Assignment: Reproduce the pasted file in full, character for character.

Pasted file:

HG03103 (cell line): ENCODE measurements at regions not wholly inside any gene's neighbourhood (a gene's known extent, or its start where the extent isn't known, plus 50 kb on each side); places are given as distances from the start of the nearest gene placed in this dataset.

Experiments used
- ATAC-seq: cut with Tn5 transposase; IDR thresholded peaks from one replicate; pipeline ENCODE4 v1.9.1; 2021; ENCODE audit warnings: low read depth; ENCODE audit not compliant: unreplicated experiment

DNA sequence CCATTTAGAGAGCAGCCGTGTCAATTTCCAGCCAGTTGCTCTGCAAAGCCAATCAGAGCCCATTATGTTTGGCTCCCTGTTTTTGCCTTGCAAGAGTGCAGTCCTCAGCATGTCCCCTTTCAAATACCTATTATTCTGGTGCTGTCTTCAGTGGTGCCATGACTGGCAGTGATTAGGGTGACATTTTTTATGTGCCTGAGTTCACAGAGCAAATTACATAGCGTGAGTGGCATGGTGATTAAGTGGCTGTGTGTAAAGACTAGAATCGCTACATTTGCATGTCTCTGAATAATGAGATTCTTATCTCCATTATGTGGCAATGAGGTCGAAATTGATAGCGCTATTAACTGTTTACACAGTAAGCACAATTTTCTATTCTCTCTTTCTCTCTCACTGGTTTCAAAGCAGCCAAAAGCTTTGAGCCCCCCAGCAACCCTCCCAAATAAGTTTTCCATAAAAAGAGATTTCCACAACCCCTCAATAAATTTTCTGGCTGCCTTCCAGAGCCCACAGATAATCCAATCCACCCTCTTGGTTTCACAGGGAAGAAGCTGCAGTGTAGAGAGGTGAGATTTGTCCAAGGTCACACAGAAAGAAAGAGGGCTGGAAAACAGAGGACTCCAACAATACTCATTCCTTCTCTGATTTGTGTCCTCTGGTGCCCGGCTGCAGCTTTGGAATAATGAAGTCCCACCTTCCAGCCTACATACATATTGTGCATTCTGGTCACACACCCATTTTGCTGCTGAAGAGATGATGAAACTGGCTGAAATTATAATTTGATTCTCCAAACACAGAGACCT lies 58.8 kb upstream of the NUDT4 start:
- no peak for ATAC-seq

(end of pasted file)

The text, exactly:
HG03103 (cell line): ENCODE measurements at regions not wholly inside any gene's neighbourhood (a gene's known extent, or its start where the extent isn't known, plus 50 kb on each side); places are given as distances from the start of the nearest gene placed in this dataset.

Experiments used
- ATAC-seq: cut with Tn5 transposase; IDR thresholded peaks from one replicate; pipeline ENCODE4 v1.9.1; 2021; ENCODE audit warnings: low read depth; ENCODE audit not compliant: unreplicated experiment

DNA sequence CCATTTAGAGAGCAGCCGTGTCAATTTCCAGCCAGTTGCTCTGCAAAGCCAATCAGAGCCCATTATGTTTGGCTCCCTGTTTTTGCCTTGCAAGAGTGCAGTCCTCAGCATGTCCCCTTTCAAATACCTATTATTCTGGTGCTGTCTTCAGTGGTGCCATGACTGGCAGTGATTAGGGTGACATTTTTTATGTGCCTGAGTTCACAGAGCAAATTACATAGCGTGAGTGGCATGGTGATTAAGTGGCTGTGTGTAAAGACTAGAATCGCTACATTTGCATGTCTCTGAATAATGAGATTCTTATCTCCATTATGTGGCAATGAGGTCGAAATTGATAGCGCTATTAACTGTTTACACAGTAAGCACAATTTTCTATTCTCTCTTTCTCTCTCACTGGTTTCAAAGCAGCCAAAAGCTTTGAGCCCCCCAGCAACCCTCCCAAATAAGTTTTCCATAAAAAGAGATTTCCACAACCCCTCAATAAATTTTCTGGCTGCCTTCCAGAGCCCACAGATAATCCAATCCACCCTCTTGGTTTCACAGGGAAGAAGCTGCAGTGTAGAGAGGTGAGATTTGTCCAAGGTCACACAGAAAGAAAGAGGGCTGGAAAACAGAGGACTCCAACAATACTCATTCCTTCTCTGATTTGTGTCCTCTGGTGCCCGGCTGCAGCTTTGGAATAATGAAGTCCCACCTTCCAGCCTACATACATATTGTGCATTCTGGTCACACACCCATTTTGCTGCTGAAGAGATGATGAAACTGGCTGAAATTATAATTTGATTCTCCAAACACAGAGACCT lies 58.8 kb upstream of the NUDT4 start:
- no peak for ATAC-seq